So calibration makes sense from a practical perspective, but it’s also a regulatory requirement – you’re required to perform a yearly calibration on all radiation instruments that are used for health and safety purposes or to perform surveys used to meet regulatory requirements. So every one of your radiation meters that’s used for routine radiation or calibration surveys has got to be calibrated every year. You should also have your instruments calibrated anytime they undergo extensive repairs – changing the batteries or cables is OK, but replacing probes or repairing the inner workings calls for calibration to make sure it’s still working properly.

If you’ve got a lot of radiation meters you might want to calibrate them yourself, but you’ll need to amend your radioactive materials license to let you do so, you’ll need to purchase the appropriate equipment, and you’ll need to get trained up so you can do it properly. Unless you have a few hundred instruments or more it probably doesn’t make sense to go through this process – but if you have a lot of instruments, calibrating them in-house can save you enough money to make it worth considering.

If you only have a few instruments you should send them out for calibration. Here you need to be careful to send them only to a facility that’s licensed to do the calibrations – most of the major instrument manufacturers can do this, but there are a lot of other facilities as well who can help you out. Doing an on-line search for “instrument calibration services” will give you a bunch of options; you can also look through the companies listed under Instrument Calibration Services in the Affiliates section of the Health Physics Society’s website (

One last thing – in addition to the annual calibrations there are quick and simple checks you should be performing every day that you use your instruments. Check to make sure the batteries are charged (many meters have a “Bat Test” button or switch position), make sure the meter’s physical condition is OK, and (for contamination detectors) check the meter for proper response against a check source to make sure your meter reads within 20% of the expected reading. For this one you can purchase a “button source” that can be mounted on the side of the meter; when your instrument is calibrated the calibration certificate will include information on the expected count rate. So, for example, if the expected count rate is 1000 cpm, you should get a reading that’s between 800-1200 cpm when you do the response check.

How Do You Read a Radiation Instrument?

Dear Dr. Zoomie – I bought a radiation meter and I’ve been making some measurements but I have to admit I’m not sure what they mean. The numbers are always going up and down a little bit and I’m not sure why.  When should I be worried? And shouldn’t my meter always read zero unless there’s radiation around somewhere?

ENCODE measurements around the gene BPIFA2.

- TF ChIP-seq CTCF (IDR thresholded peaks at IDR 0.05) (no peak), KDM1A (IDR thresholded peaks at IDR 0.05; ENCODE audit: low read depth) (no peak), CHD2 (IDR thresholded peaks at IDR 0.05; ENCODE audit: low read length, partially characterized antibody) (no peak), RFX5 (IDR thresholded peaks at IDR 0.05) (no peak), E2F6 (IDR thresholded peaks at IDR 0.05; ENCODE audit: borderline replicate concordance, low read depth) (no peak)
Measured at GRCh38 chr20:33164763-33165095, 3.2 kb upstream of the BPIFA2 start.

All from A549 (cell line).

You know, you’ve put your finger on one of the most important aspects of using radiation instruments – unless you know what the readings mean you’re just looking at numbers. Sort of like looking at your speedometer and not knowing if it’s reading in miles per hour, kilometers per hour, feet per second, or what.

One thing to remember is that there is always going to be natural background radiation that’s registering on your detector. So you should always get something registering on your meter. If you’re reading radiation dose rate then natural background readings should be anywhere up to about 100 microR/hr (µR/hr) or up to about 0.1 mR/hr – a µR is one millionth of a rad and one thousandth of a milliR (mR). If you’ve got a contamination meter then you’ll be making readings in counts per minute (CPM) or counts per second (CPS). Background count rate can vary a lot depending on what sort of radiation detector you’re using. With a GM it can be as low as just a few tens of CPM (1-2 CPS) or as high as a few hundred CPM (2-3 CPS); with a scintillation detector background count rate can be from several hundred to several thousand CPM (10-100 CPS).

A general rule of thumb is that background radiation levels can vary by up to a factor of 2 or 3 from moment to moment so if you see your count rate or dose rate spike up momentarily it doesn’t necessarily mean anything. Think of when you’re driving with your car on cruise control – if you look carefully at the speedometer (don’t do this unless somebody else is behind the wheel, by the way!) you’ll see that the speed will drift slightly up or down from time to time, but it never drifts very far from the set speed. You don’t worry that your cruise control is broken unless the speed changes considerably or changes for an extended period of time. So if your GM pancake probe has a normal background reading of 50-60 CPM and is fluctuating between, say, 40 and 70 CPM then there’s nothing to be concerned about. But if it goes up to 150 CPM and stays there then you might have found something radioactive. By the same thinking, if you normally see radiation dose rates of, say, 25 µR /hr or so, it’s not surprising to see your readings fluctuate between, say, 10-50 µR /hr. If they go up to 75 or 80 µR R/hr and stay there steadily then, again, you might have found some radioactivity.